There may be other factors involved, or a combination of work and personal triggers, that contribute to one’s mental state. There may even be situations that are beyond your control that contribute to your state of mind. For instance, job insecurity, or abusive superiors etc. Therefore, it would be difficult for an employee to be able to control every factor while trying to strike a balance in their work and personal lives. Even a few audience members were of this view as they related anecdotes regarding the importance of balance and simultaneous lack of control.
The panelists also examined it from another perspective. The view that an employee’s personal and work life is indeed connected, and cannot merely be categorized into one or the other.
One’s work issues (and successes) tend to flow into one’s life outside the office and vice versa. There is even research suggesting that if an employee is able to create a proper balance, he or she may then sense that this flows into the different aspects is into an “equilibrium”. The main crux of the matter is one’s priorities. The same research suggested that one’s priorities are associated with the ability to strike a work-life balance. The reason this ability varies from person to person, is that the personal and work commitments they afford are based on one’s particular life experiences, aspirations and needs. The Australian ABC Health & Wellbeing website suggests that, “there is no one-size-fits-all explanation for work-life balance; rather, work-life balance is an individual matter”.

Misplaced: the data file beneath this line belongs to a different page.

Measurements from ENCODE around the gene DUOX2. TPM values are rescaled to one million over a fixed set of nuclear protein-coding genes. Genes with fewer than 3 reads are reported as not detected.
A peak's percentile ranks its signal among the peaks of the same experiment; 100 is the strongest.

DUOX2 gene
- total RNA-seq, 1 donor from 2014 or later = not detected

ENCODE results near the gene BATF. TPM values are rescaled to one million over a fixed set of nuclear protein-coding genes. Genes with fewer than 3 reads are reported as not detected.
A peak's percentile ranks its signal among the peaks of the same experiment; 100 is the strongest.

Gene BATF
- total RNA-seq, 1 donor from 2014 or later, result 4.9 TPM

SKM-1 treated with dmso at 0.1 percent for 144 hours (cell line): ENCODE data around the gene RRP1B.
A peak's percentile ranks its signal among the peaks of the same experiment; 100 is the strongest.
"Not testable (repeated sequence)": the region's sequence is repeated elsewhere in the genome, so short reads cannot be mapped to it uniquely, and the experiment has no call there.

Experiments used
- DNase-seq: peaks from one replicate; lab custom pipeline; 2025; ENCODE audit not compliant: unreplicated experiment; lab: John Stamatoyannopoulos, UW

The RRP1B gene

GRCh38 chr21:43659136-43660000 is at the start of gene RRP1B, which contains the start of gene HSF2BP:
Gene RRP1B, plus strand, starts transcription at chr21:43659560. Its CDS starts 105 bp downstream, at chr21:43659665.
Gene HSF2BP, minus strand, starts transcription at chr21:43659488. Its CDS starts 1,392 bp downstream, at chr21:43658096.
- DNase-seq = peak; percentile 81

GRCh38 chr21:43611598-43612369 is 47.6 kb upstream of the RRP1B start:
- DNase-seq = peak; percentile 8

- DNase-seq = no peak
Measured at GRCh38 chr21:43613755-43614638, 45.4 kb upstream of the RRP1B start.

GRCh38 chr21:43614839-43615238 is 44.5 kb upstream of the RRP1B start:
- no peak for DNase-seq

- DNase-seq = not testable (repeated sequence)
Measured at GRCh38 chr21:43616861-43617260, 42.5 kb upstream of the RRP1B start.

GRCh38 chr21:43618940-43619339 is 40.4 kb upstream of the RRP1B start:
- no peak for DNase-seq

An individual’s ability to build self-resilience and other skills for balancing work and life stressors will influence how well he or she is able to strike that necessary work-life balance. In fact this is such an ‘individual’ quality that a person tends to feel or behave in a similar way in all workplaces she or she works.